2. To a mainstream school or nursery where they will start with no 1:1 support - then support will be dripped in slowly e.g. a bit of 1:1, making the environment autism friendly (e.g. giving them a tent to sit in when anxious, using visual symbols on a keyring, using sign or PECS, giving them a workstation facing a wall), giving the child a fidget toy. The Local Authority tries to string this out for a minimum of 2-3 years they call a 'graduated approach'. Class teachers are not taught any actual interventions the autism friendly 'supports' are passed off as interventions rather than being tools that should be part of a more robust teaching method or intervention.Nor are staff given any training in how to manage or improve a child's behaviour / speech / social skills. Frequently children do not thrive in this environment - fall further and further behind, get anxious, frustrated and frequently aggressive / self harm, develop mental health problems. Then if the child is violent enough / parents take legal action they get transferred to one of the special schools above (regardless of their IQ because the Local Authority by then just wants somewhere cheap to put them and doesn't care about their underlying ability anymore). Most children with autism will be kept in mainstream until they are 8+ and only moved once the school has excluded the child.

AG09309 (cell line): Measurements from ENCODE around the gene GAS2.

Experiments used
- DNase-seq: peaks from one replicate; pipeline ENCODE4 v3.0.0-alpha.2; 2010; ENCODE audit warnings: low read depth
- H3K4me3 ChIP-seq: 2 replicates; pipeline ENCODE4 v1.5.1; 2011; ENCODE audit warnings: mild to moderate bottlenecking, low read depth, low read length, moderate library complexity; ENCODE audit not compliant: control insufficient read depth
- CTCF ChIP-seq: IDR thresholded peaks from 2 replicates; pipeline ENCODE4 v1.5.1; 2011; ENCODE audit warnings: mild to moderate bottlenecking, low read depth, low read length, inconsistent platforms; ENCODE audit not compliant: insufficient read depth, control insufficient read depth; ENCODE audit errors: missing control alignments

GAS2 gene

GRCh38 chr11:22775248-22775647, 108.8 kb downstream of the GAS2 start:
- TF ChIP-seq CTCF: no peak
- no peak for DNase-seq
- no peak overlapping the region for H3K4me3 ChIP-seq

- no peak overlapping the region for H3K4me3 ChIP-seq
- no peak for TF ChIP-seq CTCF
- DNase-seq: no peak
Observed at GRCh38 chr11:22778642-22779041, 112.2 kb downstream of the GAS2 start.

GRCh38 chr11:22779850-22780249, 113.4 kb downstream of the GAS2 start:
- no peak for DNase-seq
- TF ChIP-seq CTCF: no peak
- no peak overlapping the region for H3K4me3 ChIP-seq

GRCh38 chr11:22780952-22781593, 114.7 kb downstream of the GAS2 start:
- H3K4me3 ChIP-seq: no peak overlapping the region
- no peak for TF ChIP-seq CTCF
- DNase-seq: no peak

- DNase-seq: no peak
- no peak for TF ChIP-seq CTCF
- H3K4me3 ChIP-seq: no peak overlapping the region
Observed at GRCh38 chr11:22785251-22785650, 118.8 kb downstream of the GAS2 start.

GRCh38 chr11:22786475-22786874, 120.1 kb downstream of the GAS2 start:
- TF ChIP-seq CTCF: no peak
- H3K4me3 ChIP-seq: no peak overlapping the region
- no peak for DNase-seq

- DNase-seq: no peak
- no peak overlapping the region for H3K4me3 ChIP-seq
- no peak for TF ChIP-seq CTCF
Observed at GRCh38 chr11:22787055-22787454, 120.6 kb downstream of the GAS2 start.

3. Some parents reject 1 and 2 and fight through the legal system to get their child placed in private provision (e.g. home programmes, out of area schools, autism specific schools, residential schools) or give up and home educate their child. These child do far better. There are also some parents setting up autism specific Free Schools and units around the country to fill the gap. Again you often have to take legal action to get in.

Children who are non verbal may go to either 1 or 2 - speech or progress isn't the deciding factor which is more to do with whether mainstream can manage their behaviour - but most non verbal children will be in special school by age 11.

There used to be an option 4 of units attached to mainstream school for children with autism but locally these have all been closed and children forced full-time into mainstream classrooms now.

I do know that the ABA provider we work with (Autism Partnership) has been to France to train workers who wanted to be able to offer ABA - so there must be some people in France trying to find alternatives. I have also heard of lots of families moving to Belgium and working in france so their children can escape the french autism education system.

It would be very rare for a child under 11 to go to residential school in UK - some will take children from 8 but that tends to be where the family really cannot manage via other means (e.g. respite care at weekends etc). The criteria would be much more about whether they had very challenging behaviour than whether they were falling behind academically or were non verbal. If the children are not causing a problem the authorities are not too bothered whether they are learning or not. Some families will go to a tribunal to challenge their provision and get their child into an autism specific residential school. This would be very rare under 8 and more likely 11+.